Warning! The following review contains spoilers for Logan, so consider yourself officially warned.
Three years on from the franchise reset Days of Future Past, Hugh Jackman returns as Wolverine for the final time and delivers a unique take on the superhero genre with a fitting send-off for old man Logan.
Ever since he made his debut some seventeen years ago, Hugh Jackman’s Wolverine has always been kept on a PG-13 (or 12) shaped leash. That isn’t to say there hasn’t been some brutality along the way (especially in the extended cut of The Wolverine), but we’ve been denied the bloody splendor of seeing Jackman go full uncensored berserker rage. Until now.
James Mangold is back at the helm after The Wolverine, and Logan is a very different X-Men movie, there are no light beams from the sky, no world to save, and no X-Mansion to blow up. Much like last year’s Deadpool, Logan doesn’t neatly fit into the usual superhero formula, and as such, it feels like a breath of fresh air in a genre that is starting to feel a tad too safe.
Set in the year 2029, the world has changed, mutants are now on the brink of extinction thanks to a virus the Transigen Project created. Logan is now a shadow of his former self, his healing powers are fading, and his body is starting to fail him. Eking out an existence in Mexico, Logan works as a chauffeur to pay for the ailing Xavier’s medication.
The once all-powerful Charles Xavier (a never better Patrick Stewart) is now a sick man suffering from dementia. Xavier’s exile to a remote location was largely down to the accidental death of several (unspecified) X-Men when a seizure resulted in an uncontrollable psychic attack. Logan and Charles take refuge with Caliban (Stephen Merchant) in a deserted smelting factory on the outskirts of the border.
Life for the trio is hard; Logan is one step away from being a fall down drunk, and Charles spends most of his time heavily medicated to avoid another unfortunate incident. However, their self-imposed exile runs into a hitch when they cross paths with a young girl (Dafne Keen)who possesses the same abilities as Logan.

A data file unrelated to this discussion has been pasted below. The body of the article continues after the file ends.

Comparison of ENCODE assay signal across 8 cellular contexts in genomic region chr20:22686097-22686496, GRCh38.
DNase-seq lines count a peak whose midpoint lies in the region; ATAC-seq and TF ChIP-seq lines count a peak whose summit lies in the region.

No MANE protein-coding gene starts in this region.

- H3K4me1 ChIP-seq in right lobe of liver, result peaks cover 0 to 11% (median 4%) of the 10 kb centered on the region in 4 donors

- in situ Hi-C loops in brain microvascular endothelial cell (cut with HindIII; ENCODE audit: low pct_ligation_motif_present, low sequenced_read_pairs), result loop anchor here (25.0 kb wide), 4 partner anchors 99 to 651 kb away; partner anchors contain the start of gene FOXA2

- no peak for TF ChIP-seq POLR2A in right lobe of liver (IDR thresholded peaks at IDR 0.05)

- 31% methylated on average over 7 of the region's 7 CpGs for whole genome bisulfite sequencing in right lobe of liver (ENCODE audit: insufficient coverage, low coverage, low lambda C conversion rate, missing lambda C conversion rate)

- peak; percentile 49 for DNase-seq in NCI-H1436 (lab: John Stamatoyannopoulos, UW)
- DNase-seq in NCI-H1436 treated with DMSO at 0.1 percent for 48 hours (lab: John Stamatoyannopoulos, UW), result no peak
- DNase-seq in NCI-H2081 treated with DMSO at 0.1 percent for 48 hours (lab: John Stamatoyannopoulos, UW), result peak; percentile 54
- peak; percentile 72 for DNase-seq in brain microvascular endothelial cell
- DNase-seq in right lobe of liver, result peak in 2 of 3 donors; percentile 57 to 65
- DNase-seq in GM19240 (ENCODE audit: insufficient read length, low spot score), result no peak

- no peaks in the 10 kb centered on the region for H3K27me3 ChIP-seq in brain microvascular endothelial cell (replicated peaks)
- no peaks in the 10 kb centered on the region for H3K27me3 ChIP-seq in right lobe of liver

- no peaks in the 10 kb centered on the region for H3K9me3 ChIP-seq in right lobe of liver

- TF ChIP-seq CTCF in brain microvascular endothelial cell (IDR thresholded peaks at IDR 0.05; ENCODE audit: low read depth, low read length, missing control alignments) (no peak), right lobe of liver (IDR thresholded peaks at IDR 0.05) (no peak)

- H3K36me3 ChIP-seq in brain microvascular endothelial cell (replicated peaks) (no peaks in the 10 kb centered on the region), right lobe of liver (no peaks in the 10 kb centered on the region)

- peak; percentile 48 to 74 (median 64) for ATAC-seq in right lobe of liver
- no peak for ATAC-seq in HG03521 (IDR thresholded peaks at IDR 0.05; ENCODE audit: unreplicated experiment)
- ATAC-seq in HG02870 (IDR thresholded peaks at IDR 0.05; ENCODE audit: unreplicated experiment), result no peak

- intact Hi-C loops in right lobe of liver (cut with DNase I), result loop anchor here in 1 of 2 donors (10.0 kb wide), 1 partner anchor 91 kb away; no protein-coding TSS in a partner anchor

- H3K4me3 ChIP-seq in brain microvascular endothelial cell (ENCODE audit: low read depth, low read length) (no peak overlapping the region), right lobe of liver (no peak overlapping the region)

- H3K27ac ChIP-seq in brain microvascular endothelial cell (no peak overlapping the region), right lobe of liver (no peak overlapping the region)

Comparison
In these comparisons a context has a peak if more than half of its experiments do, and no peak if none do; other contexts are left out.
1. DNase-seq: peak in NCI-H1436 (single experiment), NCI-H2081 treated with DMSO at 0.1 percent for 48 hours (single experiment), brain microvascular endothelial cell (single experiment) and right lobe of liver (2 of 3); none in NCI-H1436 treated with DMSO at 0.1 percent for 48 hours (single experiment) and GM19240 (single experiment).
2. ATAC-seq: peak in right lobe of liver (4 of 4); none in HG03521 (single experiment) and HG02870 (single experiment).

We’ve known for a while that Mangold was going to be drawing some inspiration from the comic book series Old Man Logan. While only a few elements appear in the movie, the decision to approach this swansong as a western has paid off in full. Logan is more akin to an aging gunslinger or prize fighter on his last legs; there’s a reason why Xavier’s favourite movie is George Stevens’ Shane, but it’s too heartbreaking to fully divulge.
Right from the off, Logan earns its R-rating with a short outburst of brutal violence and numerous F-bombs. We might have heard Wolverine swear in the past, but this grizzled incarnation has no time for pleasantries and time has made him a bitter and broken man. Early on, Logan patches himself up in a rundown bathroom, his body is a roadmap of his life, gone are the days of instant healing as he’s now covered with gnarled scars. The adamantium that gave Logan his healing powers and unbreakable bones is slowing poisoning him.
The shift in focus to a family drama finally allows for that father/son relationship between Logan and Charles to be explored. It’s a difficult to thing to see both Xavier and Logan so fragile, so human. Logan also has to come to terms with fatherhood, and it’s the character-driven focus that is Logan’s beating heart.
The X-Men franchise has been uneven at best, the first two movies nailed it, but Brett Ratner’s trilogy closer The Last Stand messed it up and Origins: Wolverine, well let’s not sully this reviews with what remains the franchise low point. Unlike every X-Men film that has come before, Logan has 100% freedom to tell a singular story that doesn’t have to cram in setting up what’s to come. Sure, we’ll see X-23 again (X-Force?), but Logan is free of the shackles of world building.
I have yet to be emotionally moved by an X-Men film, to be honest, I have never gone into any X-Men flick with the expectation of being moved to great big blubbery tears usually reserved for a small child who has skimmed they knee. But that is exactly what happened, as an audience, we have the weight of nearly two decades of getting to know these characters, and we don’t want to say goodbye.
It’s not just the swearing a violence that make Logan a more grown-up superhero movie, the themes it plays with are inherently mature and not for the youngsters. Ultimately, what Logan fears most in the world isn’t dying (he has lived a long life), what he fears the most is love, something he has run away from all of his life. It’s only with his last moments of life that he truly opens his heart, and we truly feel it.
A powerful and visceral swansong for Hugh Jackman’s Wolverine and about as near perfect a farewell as you could have hoped for. Even if though the magnificence is steeped in sorrow, it’s an elegant journey and a deeply rewarding one to embark on. That said, should Jackman decide to team-up with Deadpool at some point in the future, it wouldn’t be the worst thing to happen.